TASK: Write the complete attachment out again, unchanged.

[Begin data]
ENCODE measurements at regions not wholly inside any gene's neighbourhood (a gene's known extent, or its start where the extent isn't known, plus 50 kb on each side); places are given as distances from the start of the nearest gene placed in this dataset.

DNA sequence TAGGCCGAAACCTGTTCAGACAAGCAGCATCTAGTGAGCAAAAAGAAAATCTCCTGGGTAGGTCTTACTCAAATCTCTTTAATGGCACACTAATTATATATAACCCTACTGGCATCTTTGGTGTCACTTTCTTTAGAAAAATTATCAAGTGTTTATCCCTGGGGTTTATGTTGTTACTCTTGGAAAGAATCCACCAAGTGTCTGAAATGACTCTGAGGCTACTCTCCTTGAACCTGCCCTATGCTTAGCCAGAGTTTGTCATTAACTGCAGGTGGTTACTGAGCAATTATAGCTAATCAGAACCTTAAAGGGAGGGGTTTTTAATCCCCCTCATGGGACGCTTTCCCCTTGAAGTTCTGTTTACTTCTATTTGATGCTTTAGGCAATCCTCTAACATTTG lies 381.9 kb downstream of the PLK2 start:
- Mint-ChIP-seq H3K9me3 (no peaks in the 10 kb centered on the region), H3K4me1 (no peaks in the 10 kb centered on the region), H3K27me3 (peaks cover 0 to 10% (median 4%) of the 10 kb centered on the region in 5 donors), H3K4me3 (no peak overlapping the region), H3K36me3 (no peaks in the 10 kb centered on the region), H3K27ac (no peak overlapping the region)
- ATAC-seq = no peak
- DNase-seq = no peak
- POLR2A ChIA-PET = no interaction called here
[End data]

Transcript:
ENCODE measurements at regions not wholly inside any gene's neighbourhood (a gene's known extent, or its start where the extent isn't known, plus 50 kb on each side); places are given as distances from the start of the nearest gene placed in this dataset.

DNA sequence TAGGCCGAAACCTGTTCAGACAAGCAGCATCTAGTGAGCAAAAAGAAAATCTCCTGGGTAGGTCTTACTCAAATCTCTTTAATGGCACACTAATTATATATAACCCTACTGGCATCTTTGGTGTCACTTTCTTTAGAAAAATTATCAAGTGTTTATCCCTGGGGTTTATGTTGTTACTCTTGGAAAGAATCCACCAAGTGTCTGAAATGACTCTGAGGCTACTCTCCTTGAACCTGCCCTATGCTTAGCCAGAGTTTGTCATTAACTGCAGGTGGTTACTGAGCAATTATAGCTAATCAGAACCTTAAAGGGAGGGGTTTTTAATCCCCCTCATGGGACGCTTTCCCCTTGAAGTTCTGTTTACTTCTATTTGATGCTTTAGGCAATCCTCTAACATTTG lies 381.9 kb downstream of the PLK2 start:
- Mint-ChIP-seq H3K9me3 (no peaks in the 10 kb centered on the region), H3K4me1 (no peaks in the 10 kb centered on the region), H3K27me3 (peaks cover 0 to 10% (median 4%) of the 10 kb centered on the region in 5 donors), H3K4me3 (no peak overlapping the region), H3K36me3 (no peaks in the 10 kb centered on the region), H3K27ac (no peak overlapping the region)
- ATAC-seq = no peak
- DNase-seq = no peak
- POLR2A ChIA-PET = no interaction called here